Suppose you are a prosecutor and you want to subpoena a witness from another state to testify at an upcoming trial. How might you go about doing that? What forms do you use? Do you need some sort of certificate from a judge? Is the witness entitled to compensation? If so, how much? Can you pay in advance?
If you are getting ready for trial, all of these questions might occur to you, and you might wish there was a one-stop shop for an answer, given all the other items on your trial prep list. Guess what? There is! It’s a new application called NC Prosecutors’ Resource Online (NC PRO) and you can find it here. Just type “out of state witness” into the search box, and click on the entry titled “Securing Attendance of Witnesses.” There you will find the answers to every question posed above and links to the relevant forms.
Whoa! What’s this? For many years, the School of Government published the North Carolina Prosecutors’ Trial Manual, a 1,000-plus-page paper resource that identified, explained, and expounded upon the criminal procedure that governs the prosecution of crimes in North Carolina. Our retired colleague, Bob Farb, wrote its contents, publishing the last edition in 2012.
When it came time to update the manual, we wanted to do more. We set out to help more prosecutors resolve more issues. And to help them do it more fairly, quickly, and effectively.
So we built NC PRO, a digital knowledge base for North Carolina prosecutors.
What’s a knowledge base? A knowledge base is an organized, searchable repository of information about a topic that expands over time as experts contribute information to it. Technology giant Apple and many other companies have such knowledge repositories. If you want to know how to change your Apple ID or share pictures with friends using AirDrop, for example, you type your question into a search box on apple.com and an answer appears.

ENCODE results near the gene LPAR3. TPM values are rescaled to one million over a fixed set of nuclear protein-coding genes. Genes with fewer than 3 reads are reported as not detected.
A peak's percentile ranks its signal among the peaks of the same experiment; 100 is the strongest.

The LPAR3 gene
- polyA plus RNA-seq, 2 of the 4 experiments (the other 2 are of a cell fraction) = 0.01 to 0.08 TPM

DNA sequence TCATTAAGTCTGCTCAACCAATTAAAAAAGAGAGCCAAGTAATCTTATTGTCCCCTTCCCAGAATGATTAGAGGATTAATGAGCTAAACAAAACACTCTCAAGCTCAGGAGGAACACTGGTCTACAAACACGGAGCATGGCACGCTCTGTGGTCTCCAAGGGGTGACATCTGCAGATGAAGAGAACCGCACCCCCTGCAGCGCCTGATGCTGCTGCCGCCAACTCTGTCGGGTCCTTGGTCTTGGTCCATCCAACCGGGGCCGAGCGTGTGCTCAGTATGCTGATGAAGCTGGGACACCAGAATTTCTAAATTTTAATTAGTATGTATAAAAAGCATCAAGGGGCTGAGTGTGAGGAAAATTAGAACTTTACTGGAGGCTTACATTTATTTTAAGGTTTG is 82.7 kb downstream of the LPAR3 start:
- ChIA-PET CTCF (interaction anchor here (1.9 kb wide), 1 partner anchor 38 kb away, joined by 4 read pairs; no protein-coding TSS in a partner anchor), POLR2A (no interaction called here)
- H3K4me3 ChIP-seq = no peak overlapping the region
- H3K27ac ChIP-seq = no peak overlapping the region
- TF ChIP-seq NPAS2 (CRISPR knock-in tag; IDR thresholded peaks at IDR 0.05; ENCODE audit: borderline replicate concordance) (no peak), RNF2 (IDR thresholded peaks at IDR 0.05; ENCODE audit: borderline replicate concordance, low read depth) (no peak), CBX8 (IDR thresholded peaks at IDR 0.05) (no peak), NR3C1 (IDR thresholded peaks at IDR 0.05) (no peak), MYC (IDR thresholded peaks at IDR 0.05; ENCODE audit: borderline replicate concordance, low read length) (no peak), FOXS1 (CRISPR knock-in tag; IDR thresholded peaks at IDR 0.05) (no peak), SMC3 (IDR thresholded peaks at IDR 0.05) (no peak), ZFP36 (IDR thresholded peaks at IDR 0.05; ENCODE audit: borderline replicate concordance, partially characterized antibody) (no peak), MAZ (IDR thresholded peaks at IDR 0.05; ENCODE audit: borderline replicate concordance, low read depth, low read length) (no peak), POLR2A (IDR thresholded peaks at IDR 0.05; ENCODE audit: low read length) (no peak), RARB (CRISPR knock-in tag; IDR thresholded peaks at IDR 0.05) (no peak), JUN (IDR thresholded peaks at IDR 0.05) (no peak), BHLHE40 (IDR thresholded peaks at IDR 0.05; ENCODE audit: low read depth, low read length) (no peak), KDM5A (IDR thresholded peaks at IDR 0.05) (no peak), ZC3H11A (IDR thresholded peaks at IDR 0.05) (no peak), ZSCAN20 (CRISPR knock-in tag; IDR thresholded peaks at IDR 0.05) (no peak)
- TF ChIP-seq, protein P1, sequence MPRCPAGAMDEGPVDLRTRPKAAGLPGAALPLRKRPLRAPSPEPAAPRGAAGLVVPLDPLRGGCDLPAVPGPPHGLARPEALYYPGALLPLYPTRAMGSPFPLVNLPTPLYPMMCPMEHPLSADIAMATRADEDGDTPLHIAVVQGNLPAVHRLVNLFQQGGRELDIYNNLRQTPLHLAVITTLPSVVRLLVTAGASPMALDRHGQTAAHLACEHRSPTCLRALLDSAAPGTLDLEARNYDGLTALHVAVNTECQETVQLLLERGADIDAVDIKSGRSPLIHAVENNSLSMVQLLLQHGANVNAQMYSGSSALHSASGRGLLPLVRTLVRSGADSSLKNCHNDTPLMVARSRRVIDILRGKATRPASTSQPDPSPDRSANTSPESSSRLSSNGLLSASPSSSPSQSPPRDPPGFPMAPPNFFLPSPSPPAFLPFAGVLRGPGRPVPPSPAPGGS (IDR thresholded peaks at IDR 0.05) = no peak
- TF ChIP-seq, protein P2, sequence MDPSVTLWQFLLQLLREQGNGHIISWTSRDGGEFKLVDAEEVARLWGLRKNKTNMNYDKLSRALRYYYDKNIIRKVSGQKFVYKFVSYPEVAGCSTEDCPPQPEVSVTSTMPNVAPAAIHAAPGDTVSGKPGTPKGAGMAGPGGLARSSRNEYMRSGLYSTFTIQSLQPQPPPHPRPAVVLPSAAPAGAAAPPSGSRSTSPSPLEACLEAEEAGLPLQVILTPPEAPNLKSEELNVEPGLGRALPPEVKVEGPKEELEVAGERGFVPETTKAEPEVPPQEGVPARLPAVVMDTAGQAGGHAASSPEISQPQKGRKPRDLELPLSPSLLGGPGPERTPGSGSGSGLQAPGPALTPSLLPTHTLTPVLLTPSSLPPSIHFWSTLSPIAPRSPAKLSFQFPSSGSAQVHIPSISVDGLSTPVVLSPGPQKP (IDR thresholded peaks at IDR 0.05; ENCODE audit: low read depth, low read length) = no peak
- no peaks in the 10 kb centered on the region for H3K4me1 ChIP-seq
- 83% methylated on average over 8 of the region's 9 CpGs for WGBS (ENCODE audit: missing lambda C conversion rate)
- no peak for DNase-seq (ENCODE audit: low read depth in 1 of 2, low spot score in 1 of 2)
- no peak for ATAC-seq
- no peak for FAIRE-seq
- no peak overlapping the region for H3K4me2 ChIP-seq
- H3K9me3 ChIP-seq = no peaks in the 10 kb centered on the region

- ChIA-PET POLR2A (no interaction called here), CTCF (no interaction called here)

Our knowledge base covers criminal law and procedure. Each entry contains an article written by our resident expert, Prosecutor Educator Jonathan Holbrook, summarizing a discrete procedural issue. Among hundreds of others, there is an entry for correcting defective criminal pleadings, an entry describing when offenses and defendants may be joined for trial, and an entry addressing the state’s right to appeal. Each entry contains hyperlinks to all the cases, statutes, and forms it references. A column on the right-hand side of each article (or at the bottom of an article viewed on a smart phone) lists and links related resources such as relevant sections of the superior court judge’s bench book and the defender manual and blog posts. A resources menu at the top of the page links to the criminal case compendium created by our colleague Jessica Smith, pattern jury instructions, opinions from North Carolina’s appellate courts, the North Carolina General Statutes, and other helpful and frequently-used materials.
NC PRO is accessible on a laptop or smart phone, enabling prosecutors to view its material from anywhere—including the courtroom.
What if I’m not a prosecutor? You can still use NC PRO—and we hope you will. Some of the site’s features, such as the embedded pdf of the North Carolina Sentencing Handbook, may only be viewed by registered prosecutors. But most of the content is available to anyone.
We’re not done yet. This is the first iteration of what we hope will be a long-lasting and well-used platform. We plan to expand its scope over the coming year to address additional topics. If you have suggestions about how we can make NC PRO even better, we’d love to hear from you. In the meantime, happy searching – and happy finding.